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PostPosted: Mon Dec 18, 2017 6:30 pm 
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Hey Zulu,

I'm using a bandsaw to resaw the bands, then a drum sander to finish them. They range from 0.060" to about 0.085". The tops and bottoms from 0.195" to 5/16". It's the least fun part of making them.

Cheers,
Tom

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PostPosted: Mon Dec 18, 2017 8:56 pm 
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Well TMS, I am impressed by the variety of your pieces.................very nice!

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PostPosted: Mon Dec 18, 2017 10:19 pm 
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Nice break from your other work. Shaker boxes have been on my list for years and I've never gotten to them. Maybe this is enough to push me over the edge.
I'm a bit confused by the picture in the upper right showing what appears to be a pipe mounted to a bracket and clamped to the bench. I've seen this sort of setup used where the pipe is heated and the wood wetted down and bent around the pipe. But you said you steamed the wood and then bent on solid wood forms. So what are we looking at? Or did I misunderstand what you wrote?

What angle did you taper the bottoms (approximately)? Did you cut these on the bandsaw, tilting the table?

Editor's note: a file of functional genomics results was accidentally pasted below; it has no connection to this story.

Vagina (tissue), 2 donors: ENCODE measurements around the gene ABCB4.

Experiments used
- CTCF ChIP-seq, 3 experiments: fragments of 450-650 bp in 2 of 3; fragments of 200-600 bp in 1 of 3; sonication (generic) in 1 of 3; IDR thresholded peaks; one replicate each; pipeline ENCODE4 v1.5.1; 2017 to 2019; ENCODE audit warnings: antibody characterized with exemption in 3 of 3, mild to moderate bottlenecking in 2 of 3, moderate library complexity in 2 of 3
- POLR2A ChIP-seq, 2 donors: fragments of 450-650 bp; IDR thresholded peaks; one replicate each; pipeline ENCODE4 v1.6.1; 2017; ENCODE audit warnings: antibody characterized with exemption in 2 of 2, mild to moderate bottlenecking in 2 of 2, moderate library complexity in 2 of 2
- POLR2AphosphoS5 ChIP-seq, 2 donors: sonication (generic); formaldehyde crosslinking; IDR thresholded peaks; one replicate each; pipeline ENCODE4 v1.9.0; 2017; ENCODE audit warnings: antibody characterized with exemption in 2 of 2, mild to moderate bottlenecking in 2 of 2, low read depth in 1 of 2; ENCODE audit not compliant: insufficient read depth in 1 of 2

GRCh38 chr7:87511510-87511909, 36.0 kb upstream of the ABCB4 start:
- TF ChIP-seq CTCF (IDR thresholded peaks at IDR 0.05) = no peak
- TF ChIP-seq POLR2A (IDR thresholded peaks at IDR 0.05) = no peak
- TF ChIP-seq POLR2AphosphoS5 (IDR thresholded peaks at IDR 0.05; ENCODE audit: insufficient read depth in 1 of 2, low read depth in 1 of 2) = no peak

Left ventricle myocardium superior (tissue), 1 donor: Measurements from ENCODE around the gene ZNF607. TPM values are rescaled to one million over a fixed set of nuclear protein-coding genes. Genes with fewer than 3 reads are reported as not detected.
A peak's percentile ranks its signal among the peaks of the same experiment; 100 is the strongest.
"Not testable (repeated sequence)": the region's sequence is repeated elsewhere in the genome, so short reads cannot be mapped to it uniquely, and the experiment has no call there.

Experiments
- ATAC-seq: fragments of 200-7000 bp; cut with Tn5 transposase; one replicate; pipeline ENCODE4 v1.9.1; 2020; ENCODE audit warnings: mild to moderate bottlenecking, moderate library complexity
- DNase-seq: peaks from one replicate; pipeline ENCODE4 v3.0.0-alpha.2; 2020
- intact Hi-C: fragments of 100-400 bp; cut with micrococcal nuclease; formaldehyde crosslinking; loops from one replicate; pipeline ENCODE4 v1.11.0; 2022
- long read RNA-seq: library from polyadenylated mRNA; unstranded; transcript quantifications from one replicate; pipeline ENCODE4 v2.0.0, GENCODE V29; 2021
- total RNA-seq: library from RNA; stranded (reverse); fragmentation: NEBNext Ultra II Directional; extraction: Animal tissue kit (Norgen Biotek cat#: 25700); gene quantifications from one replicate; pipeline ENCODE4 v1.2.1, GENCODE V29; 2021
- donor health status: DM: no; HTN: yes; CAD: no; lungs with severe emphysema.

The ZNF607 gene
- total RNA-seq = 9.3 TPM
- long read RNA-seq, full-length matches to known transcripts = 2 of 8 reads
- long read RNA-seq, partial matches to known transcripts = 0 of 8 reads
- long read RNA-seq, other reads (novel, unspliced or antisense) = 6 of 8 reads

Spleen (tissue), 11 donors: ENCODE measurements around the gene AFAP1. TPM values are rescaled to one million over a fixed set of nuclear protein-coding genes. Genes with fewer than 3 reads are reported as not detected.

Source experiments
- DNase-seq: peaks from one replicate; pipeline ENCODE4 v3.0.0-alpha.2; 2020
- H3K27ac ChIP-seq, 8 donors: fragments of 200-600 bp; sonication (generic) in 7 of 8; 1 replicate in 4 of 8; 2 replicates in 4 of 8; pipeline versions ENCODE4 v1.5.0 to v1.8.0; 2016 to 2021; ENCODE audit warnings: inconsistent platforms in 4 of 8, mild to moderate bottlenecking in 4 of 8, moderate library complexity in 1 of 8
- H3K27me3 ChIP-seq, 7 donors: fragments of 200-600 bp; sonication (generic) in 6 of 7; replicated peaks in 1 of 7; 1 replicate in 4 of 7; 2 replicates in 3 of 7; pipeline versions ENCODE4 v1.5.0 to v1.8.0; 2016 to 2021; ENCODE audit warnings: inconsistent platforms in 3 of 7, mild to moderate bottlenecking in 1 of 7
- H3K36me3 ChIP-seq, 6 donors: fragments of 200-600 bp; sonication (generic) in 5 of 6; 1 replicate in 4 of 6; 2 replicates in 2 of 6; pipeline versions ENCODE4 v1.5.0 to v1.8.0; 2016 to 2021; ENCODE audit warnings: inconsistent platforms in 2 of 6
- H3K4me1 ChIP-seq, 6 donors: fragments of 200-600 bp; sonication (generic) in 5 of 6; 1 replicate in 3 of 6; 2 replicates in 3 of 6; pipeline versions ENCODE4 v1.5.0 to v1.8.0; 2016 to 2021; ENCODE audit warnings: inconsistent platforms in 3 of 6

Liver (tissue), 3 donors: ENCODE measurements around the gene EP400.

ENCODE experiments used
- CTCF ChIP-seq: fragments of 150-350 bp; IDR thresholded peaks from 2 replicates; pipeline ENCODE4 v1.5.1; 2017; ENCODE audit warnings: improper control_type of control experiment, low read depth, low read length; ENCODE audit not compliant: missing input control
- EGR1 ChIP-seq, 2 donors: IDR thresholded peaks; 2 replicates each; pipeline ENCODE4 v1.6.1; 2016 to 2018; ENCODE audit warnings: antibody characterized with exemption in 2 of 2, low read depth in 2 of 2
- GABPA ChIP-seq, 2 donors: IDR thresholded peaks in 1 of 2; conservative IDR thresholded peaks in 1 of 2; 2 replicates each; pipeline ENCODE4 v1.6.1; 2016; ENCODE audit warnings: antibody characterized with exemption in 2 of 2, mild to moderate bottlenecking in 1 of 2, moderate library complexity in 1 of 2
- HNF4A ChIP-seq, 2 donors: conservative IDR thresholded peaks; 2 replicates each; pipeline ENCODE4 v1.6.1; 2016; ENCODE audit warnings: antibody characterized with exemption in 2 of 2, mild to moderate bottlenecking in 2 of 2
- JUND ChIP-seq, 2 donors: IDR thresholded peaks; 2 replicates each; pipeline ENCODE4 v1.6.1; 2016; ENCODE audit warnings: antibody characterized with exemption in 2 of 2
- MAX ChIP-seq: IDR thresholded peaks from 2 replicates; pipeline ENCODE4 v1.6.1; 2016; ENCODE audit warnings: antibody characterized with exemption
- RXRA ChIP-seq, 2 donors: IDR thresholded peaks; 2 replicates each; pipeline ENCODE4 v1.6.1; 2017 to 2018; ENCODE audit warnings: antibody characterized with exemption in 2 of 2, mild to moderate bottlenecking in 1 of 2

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PostPosted: Mon Dec 18, 2017 11:44 pm 
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Hey drstrip,

The pipe is the anvil for clenching the tacks. I have also used it as a hot pipe in the past for bending ukulele bodies, but Shaker boxes are traditionally heated with a moist heat. The taper on the tops and bottoms is -4º and the shape is finished on the combination belt/disk sander. I happen to prefer the platen belt sander over the disk, but either works.

Cheers,
Tom

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PostPosted: Tue Dec 19, 2017 11:40 am 
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tms wrote:
The tops and bottoms from 0.195" to 5/16". It's the least fun part of making them.


Have you considered/tried rough cutting the bottoms on the bandsaw and then using a tapered router bit and template to make the process less painful?
Or if you're going to do these in quantity for the store, have a local shop with a CNC router whack out a ton of bottoms with a tapered bit (if it doesn't offend your sensibility).


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PostPosted: Tue Dec 19, 2017 11:52 am 
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Hey drstrip,

I'm sorry, I didn't make myself understood, it's getting out the rough stuff to thin dimension that is literally a grind. The rest is fun. I could buy thin stock already dimensioned, but my labor is always the cheapest, and I have the machines for it. I just enjoy the hand work the best.

Cheers,
Tom

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PostPosted: Wed Dec 20, 2017 12:01 am 
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those are awesome, I really like Shaker furniture.